"Carbon dioxide as well as other impurities can be introduced into the stored hydrogen stream from the salt cavern itself. The carbon dioxide impurity, as well as moisture, for the most part, evolves from the residual brine layer. Since the pipeline itself will have a specification for the amount of carbon dioxide and also, possibly moisture, that can be contained in the hydrogen that is reintroduced into the pipeline, the carbon dioxide impurity that is introduced into the stored hydrogen stream is removed by an adsorption unit that contains an adsorbent to adsorb the carbon dioxide and also possibly the moisture. For example, in U.S. Pat. No. 7,078,011, a purification system is used in connection with the salt cavern to reduce levels of carbon dioxide and moisture to sufficiently low levels that are necessary to meet the pipeline specification. It has been found that the use of carbon dioxide purification system adds a level of complexity and expense to the operation of an installation that involves the storage of hydrogen within a salt cavern. As will be discussed, it has been found that although unacceptably high levels of carbon dioxide can initially be imparted from the salt cavern to the stored hydrogen stream to be injected back into the pipeline, when the salt cavern is operated in a manner as described in the present invention, carbon dioxide removal will not be necessary."

As a supplement to the background information on this patent, NewsRx correspondents also obtained the inventor's summary information for this patent: "The present invention provides, in one aspect, a method of storing and supplying hydrogen to a hydrogen pipeline. In accordance with the method, a feed stream of the hydrogen is compressed to produce a compressed hydrogen feed stream. The compressed hydrogen feed stream is injected into a salt cavern, through at least one conduit, to produce stored hydrogen within the salt cavern and a stored hydrogen stream, composed of the stored hydrogen, is withdrawn from the salt cavern through the at least one conduit. The salt cavern has a residual brine layer located at a bottom region of the salt cavern and side regions extending upwardly from the bottom region of the salt cavern and the at least one conduit has at least one lower end located in an interior region of the salt cavern and spaced above the brine layer and from the side regions of the salt cavern. The stored hydrogen stream is introduced into the hydrogen pipeline, after having been withdrawn from the salt cavern, without removing carbon dioxide present within the stored hydrogen stream.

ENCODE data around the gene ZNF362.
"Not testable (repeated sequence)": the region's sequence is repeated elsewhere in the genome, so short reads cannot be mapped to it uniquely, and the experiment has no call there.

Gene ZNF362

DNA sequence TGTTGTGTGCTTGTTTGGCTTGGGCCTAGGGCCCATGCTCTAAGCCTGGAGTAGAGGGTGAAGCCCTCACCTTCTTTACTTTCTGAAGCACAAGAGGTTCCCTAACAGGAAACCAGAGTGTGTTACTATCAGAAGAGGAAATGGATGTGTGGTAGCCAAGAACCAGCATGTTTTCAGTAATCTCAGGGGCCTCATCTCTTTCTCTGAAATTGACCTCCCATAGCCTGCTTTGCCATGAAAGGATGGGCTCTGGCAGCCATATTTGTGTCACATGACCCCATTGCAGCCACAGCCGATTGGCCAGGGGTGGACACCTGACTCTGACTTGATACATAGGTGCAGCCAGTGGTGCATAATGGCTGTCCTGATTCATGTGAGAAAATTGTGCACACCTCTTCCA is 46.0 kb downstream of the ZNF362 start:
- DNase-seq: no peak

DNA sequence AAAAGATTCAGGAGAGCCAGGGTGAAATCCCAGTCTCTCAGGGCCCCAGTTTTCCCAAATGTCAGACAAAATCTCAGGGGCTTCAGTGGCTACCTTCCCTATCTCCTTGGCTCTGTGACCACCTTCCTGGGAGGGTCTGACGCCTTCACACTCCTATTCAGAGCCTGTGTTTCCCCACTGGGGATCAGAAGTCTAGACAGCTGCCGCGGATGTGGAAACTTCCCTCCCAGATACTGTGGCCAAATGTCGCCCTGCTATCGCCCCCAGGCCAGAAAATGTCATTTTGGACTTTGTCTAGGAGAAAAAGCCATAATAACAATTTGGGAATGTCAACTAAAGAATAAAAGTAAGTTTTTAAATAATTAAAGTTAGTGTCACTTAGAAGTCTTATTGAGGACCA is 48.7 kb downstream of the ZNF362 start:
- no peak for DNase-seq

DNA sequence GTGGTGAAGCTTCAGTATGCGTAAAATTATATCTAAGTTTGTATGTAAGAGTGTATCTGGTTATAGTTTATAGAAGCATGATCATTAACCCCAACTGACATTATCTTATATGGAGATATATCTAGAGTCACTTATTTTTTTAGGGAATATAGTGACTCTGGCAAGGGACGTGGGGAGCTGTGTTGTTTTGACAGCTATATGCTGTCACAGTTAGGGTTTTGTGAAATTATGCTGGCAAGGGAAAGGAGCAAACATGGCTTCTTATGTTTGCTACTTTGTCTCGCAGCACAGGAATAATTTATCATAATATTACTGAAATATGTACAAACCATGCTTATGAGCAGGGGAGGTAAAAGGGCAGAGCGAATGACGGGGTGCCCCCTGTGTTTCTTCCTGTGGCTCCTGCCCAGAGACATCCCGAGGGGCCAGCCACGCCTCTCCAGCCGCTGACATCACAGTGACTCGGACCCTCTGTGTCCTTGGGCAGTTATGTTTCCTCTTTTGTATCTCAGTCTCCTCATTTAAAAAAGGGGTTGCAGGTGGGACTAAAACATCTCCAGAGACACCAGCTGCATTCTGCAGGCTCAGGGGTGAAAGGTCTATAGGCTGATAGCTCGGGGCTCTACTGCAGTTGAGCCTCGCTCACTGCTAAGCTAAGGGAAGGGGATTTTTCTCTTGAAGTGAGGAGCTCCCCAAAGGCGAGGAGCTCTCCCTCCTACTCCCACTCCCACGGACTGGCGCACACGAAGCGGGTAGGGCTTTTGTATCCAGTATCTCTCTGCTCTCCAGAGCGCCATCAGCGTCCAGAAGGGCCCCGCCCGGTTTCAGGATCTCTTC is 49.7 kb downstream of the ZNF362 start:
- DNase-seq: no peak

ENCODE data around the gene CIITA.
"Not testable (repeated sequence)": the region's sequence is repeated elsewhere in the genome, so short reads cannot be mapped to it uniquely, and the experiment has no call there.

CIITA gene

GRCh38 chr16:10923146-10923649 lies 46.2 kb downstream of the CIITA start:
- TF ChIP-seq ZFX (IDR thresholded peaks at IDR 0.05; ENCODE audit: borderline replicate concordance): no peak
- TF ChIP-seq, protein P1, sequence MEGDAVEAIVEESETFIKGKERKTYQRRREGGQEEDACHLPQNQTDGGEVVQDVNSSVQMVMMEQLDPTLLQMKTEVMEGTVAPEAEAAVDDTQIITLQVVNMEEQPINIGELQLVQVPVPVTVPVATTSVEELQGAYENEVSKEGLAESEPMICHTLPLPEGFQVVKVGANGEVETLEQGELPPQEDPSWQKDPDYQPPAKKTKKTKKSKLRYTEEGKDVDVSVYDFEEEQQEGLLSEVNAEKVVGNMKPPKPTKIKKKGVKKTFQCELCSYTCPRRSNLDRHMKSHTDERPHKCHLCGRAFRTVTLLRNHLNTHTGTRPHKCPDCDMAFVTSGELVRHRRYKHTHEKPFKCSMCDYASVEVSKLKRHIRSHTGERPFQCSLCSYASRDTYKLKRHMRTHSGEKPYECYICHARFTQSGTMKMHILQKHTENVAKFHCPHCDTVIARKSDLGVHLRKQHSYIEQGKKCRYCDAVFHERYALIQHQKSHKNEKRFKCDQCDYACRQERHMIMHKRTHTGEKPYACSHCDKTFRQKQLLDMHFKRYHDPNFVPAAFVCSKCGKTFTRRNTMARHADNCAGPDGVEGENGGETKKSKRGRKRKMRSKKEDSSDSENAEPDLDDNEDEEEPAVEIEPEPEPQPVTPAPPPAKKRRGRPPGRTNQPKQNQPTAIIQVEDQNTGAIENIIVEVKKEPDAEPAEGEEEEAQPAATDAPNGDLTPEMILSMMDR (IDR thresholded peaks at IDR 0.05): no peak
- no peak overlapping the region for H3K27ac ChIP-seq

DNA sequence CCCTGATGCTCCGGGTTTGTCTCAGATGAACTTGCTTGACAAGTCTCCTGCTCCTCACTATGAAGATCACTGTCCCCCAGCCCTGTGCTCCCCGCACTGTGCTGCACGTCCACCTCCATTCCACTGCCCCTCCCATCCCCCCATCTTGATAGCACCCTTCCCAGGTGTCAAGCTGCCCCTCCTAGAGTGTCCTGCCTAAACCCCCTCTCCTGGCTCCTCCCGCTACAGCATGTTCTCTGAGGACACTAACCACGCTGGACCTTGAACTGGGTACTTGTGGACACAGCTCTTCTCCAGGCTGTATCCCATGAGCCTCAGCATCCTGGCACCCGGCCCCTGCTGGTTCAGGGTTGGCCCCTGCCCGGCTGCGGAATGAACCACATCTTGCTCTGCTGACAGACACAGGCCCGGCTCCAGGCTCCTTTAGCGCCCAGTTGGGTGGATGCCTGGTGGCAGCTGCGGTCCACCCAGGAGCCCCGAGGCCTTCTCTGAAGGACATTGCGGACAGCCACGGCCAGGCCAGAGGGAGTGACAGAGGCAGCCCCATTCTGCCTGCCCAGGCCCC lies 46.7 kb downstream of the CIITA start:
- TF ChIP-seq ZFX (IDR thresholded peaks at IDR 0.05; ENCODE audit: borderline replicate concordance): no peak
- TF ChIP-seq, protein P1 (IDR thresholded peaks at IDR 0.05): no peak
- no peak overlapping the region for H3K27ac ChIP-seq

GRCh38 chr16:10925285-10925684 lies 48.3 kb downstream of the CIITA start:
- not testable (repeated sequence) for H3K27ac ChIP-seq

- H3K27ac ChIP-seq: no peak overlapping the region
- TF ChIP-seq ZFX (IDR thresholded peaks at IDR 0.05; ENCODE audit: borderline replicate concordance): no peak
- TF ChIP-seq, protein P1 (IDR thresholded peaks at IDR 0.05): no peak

"The compressed hydrogen feed stream is injected into the salt cavern and the stored hydrogen stream is withdrawn from the salt cavern through at least one conduit having at least one lower end located in an interior region of the salt cavern and spaced above the brine layer and from the side regions of the salt cavern. At least a minimum quantity of the stored hydrogen is maintained within the salt cavern before, during, and between times at which the compressed hydrogen feed stream is injected and at which the stored hydrogen stream is withdrawn such that a stagnant layer of hydrogen is maintained that borders the interior region and has at least a bottom portion overlying the residual brine layer and a lateral portion situated along the side regions of the salt cavern. The stagnant layer has a carbon dioxide content that is a potential source of carbon dioxide contamination to the stored hydrogen stream. The flow rates and the velocities at which the compressed hydrogen feed stream is injected into the salt cavern and the stored hydrogen stream is withdrawn the salt cavern are limited such that the stagnant layer is not disturbed and the carbon dioxide contamination of the stored hydrogen stream from the stagnant layer is inhibited.